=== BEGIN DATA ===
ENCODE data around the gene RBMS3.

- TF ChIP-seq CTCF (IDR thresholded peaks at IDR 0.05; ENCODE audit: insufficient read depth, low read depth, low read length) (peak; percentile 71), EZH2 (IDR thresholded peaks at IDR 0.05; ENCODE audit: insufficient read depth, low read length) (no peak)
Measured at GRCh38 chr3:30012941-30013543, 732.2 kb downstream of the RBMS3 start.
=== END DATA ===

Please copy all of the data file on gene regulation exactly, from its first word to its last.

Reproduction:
ENCODE data around the gene RBMS3.

- TF ChIP-seq CTCF (IDR thresholded peaks at IDR 0.05; ENCODE audit: insufficient read depth, low read depth, low read length) (peak; percentile 71), EZH2 (IDR thresholded peaks at IDR 0.05; ENCODE audit: insufficient read depth, low read length) (no peak)
Measured at GRCh38 chr3:30012941-30013543, 732.2 kb downstream of the RBMS3 start.